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Bremer Faces More Questioning by Lawmakers Over Iraq Budget Request - 2003-09-25


The head of the U.S. provisional administration in Iraq, Paul Bremer, returns to Capitol Hill Thursday to face more tough questions from lawmakers concerned about the amount of money Americans are being asked to spend in Iraq. Ambassador Bremer appeared before House and Senate committees on Wednesday, where he tried to assure lawmakers that new money Congress approves will be spent wisely and efficiently.

Referring to the Marshall Plan, the assistance program that helped Germany recover from World War II, Mr. Bremer placed the needs of Iraq in stark terms for members of a House of Representatives Appropriations subcommittee.

"Creating a sovereign, democratic, constitutional and prosperous Iraq can deal a blow to terrorists," he said. "It shows you can have freedom and dignity without using truck bombs to slaughter the innocent. It gives the lie to those who describe us as enemies of Islam, enemies of Arabs, enemies of the poor. That is why the president's request has to be seen as an important element in the global war on terrorism."

The House and Senate are likely to take up President Bush's $87 billion request in the next two weeks.

However, Democrats are using the request, and recent opinion polls showing declining support for the president on Iraq, to direct more criticism at Republicans and the administration.

Nancy Pelosi is the Democratic leader in the House. "If there ever was a plan for post-war Iraq, it is failing," she said. "And now they're asking for 87-billion dollars, much of which would not be necessary if they had a successful policy and if they had better protection of our troops."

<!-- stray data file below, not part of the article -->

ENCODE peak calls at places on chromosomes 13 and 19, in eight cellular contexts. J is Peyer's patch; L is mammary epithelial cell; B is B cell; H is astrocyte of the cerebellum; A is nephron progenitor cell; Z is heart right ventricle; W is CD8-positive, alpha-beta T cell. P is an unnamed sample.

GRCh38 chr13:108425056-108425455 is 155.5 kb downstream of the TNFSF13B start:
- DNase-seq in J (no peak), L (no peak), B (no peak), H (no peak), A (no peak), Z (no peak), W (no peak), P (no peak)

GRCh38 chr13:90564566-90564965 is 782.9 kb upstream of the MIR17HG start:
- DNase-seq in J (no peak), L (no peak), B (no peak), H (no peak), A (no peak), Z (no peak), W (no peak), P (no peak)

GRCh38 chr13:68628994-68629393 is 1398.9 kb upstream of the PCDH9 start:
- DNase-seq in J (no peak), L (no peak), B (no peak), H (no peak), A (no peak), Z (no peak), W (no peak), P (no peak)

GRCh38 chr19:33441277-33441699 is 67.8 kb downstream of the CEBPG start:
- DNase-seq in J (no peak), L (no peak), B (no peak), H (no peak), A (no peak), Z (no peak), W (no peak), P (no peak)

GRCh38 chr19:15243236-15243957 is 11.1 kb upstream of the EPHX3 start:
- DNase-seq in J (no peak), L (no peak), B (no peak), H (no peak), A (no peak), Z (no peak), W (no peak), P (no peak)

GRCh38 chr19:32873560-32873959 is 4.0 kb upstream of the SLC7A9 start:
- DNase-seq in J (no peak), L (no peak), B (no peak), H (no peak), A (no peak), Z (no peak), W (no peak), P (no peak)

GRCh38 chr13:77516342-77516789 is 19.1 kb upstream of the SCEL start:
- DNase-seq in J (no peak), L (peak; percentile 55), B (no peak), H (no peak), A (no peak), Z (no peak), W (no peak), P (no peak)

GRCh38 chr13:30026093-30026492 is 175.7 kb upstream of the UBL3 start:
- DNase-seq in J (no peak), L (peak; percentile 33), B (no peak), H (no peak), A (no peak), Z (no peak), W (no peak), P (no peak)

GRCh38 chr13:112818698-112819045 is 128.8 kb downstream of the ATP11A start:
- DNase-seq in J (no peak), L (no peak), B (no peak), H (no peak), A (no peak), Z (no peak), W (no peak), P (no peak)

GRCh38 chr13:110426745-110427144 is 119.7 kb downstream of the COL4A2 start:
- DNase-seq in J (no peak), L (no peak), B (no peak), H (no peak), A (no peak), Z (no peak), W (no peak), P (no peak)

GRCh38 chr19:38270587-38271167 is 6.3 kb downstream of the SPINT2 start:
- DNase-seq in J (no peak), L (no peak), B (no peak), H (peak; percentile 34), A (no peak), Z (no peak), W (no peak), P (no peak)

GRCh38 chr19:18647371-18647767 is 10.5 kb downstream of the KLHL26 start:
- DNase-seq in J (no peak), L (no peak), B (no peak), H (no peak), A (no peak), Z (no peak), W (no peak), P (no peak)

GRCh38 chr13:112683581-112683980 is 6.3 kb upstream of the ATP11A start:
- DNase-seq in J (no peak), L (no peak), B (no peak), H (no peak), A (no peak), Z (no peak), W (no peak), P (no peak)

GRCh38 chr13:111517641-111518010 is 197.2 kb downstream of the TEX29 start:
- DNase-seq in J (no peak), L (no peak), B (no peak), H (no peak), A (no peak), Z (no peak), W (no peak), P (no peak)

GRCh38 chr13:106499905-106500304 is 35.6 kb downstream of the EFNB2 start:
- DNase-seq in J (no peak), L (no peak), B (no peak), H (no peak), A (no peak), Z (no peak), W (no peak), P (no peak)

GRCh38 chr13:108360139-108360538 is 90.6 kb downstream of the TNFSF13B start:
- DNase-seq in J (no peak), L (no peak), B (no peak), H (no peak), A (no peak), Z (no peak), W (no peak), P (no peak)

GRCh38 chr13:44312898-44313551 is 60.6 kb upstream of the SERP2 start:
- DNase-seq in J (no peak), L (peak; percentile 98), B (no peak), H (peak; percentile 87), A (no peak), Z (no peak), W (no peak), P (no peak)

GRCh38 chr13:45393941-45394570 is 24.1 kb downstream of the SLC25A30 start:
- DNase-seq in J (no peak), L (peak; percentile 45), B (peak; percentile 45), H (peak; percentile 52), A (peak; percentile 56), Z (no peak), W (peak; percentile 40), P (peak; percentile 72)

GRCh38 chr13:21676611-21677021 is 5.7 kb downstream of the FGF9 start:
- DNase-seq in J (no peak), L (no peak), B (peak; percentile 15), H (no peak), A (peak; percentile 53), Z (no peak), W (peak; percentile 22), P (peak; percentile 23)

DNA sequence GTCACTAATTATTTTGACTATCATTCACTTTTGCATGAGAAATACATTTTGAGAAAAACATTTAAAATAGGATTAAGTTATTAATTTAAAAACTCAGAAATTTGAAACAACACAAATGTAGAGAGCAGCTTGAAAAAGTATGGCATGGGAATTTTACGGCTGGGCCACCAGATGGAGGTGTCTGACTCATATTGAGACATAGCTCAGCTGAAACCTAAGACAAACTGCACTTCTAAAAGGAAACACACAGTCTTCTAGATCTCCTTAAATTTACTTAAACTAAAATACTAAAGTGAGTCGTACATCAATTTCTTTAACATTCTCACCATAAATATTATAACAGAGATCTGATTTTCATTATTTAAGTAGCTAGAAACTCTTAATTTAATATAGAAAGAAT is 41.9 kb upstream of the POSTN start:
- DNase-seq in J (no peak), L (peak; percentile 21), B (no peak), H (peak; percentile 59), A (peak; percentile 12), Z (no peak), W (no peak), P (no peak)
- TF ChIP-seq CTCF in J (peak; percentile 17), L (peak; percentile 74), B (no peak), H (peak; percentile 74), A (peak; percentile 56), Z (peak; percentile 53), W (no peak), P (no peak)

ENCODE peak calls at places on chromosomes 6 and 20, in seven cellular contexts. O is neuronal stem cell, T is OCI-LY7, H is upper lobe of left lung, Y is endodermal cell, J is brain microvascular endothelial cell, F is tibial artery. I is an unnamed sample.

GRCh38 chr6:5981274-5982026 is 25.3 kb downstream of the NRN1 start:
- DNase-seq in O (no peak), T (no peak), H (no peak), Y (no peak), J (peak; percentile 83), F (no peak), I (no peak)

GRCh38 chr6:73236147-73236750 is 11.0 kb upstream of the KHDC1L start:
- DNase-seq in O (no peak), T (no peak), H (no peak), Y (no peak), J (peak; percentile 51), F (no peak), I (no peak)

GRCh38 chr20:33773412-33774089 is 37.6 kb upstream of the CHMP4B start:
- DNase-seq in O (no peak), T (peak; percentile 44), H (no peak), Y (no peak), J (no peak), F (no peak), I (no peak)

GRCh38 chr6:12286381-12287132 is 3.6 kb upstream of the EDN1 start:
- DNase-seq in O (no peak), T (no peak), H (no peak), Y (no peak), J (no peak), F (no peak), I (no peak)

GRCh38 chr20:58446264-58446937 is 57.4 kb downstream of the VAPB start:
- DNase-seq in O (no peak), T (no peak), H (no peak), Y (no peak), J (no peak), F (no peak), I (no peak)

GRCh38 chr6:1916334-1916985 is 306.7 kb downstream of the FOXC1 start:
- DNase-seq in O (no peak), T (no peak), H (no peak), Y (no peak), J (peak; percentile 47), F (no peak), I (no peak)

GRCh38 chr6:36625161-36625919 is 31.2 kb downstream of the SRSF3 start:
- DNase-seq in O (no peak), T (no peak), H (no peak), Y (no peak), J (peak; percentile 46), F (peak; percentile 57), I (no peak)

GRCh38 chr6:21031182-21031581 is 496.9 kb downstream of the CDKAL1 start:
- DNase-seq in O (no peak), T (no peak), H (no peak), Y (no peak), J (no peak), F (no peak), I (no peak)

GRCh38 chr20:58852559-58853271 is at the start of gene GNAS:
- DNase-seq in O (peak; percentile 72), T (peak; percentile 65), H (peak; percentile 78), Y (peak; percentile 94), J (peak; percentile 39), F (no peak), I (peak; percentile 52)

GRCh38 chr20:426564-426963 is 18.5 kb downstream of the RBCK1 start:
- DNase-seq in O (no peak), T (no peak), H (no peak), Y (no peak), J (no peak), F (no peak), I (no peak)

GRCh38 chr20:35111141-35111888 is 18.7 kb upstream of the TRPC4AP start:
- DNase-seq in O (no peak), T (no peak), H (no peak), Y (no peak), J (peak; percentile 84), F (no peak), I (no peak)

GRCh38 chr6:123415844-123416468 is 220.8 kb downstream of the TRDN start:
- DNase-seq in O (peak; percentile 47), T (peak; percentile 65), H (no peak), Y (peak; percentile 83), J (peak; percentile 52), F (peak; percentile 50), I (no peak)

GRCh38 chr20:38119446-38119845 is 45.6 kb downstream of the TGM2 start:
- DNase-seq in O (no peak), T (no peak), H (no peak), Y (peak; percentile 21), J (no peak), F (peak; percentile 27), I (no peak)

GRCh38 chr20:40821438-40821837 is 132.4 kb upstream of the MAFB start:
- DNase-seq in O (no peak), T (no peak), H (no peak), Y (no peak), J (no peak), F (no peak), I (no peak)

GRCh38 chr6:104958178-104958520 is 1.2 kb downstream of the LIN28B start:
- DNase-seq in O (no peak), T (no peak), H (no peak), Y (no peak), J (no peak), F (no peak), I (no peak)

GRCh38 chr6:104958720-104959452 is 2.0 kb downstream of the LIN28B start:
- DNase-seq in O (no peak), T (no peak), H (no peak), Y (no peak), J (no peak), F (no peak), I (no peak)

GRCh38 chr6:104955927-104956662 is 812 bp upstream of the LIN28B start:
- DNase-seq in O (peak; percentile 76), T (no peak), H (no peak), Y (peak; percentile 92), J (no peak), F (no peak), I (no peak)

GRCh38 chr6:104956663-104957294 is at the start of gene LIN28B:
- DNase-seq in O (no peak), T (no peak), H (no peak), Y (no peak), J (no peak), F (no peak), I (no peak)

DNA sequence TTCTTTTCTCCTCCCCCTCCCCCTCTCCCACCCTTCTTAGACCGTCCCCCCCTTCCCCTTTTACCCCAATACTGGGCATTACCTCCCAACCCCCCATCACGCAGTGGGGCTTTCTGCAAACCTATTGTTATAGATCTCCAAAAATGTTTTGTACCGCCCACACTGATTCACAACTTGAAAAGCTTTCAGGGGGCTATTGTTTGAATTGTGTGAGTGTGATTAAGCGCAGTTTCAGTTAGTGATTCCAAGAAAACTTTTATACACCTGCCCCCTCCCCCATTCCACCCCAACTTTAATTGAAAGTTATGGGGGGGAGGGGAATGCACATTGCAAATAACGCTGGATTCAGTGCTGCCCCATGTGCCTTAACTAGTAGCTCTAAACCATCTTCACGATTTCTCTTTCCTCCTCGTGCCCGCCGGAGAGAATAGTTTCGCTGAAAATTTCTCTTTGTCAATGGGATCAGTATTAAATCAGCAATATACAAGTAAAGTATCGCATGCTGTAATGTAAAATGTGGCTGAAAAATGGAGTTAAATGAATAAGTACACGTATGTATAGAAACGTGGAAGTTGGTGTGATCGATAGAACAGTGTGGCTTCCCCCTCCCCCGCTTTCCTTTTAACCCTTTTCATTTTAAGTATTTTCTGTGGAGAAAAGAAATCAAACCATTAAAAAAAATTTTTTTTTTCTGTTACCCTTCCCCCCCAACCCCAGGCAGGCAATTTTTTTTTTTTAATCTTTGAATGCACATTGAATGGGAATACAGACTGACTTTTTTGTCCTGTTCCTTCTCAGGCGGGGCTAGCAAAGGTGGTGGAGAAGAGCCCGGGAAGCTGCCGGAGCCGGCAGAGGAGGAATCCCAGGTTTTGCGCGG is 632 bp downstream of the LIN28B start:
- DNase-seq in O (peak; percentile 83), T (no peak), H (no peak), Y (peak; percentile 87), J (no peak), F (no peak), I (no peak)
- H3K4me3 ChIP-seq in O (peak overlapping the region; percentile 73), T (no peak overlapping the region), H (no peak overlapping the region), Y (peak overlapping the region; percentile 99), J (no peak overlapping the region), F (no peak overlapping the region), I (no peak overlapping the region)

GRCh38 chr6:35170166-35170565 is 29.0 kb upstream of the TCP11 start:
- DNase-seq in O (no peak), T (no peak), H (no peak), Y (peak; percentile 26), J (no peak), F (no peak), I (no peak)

Mr. Bremer assured lawmakers that money for reconstruction, which amounts to just over $20 billion of the $87 billion requested, will be spent "with prudent transparency." He linked reconstruction funds to the safety of U.S. troops.

"Unless this supplemental passes quickly," he said, "Iraqis face an indefinite period with [electricity] blackouts eight hours a day. The link to the safety of our troops is real, if indirect. We need to emulate the military practice of using overwhelming force in the beginning. Incrementalism and gradual escalation will not work."

House Republican leaders predict the Iraq budget supplemental request will pass, and say they intend to take the legislation straight to the House floor from the Appropriations Committee.

To the discomfort of many Democrats, Mr. Bremer declined to speculate how long he believes U.S. forces will have to be in Iraq. He also declined to specify how much more money the administration may have to request, likely as part of the regular 2005 budget plan, for Iraq.

Returning to Capitol Hill Thursday, along with Mr. Bremer, will be Deputy Defense Secretary Paul Wolfowitz, who some Democratic lawmakers say should resign to take responsibility for poor administration planning and problems the United States has had in Iraq.

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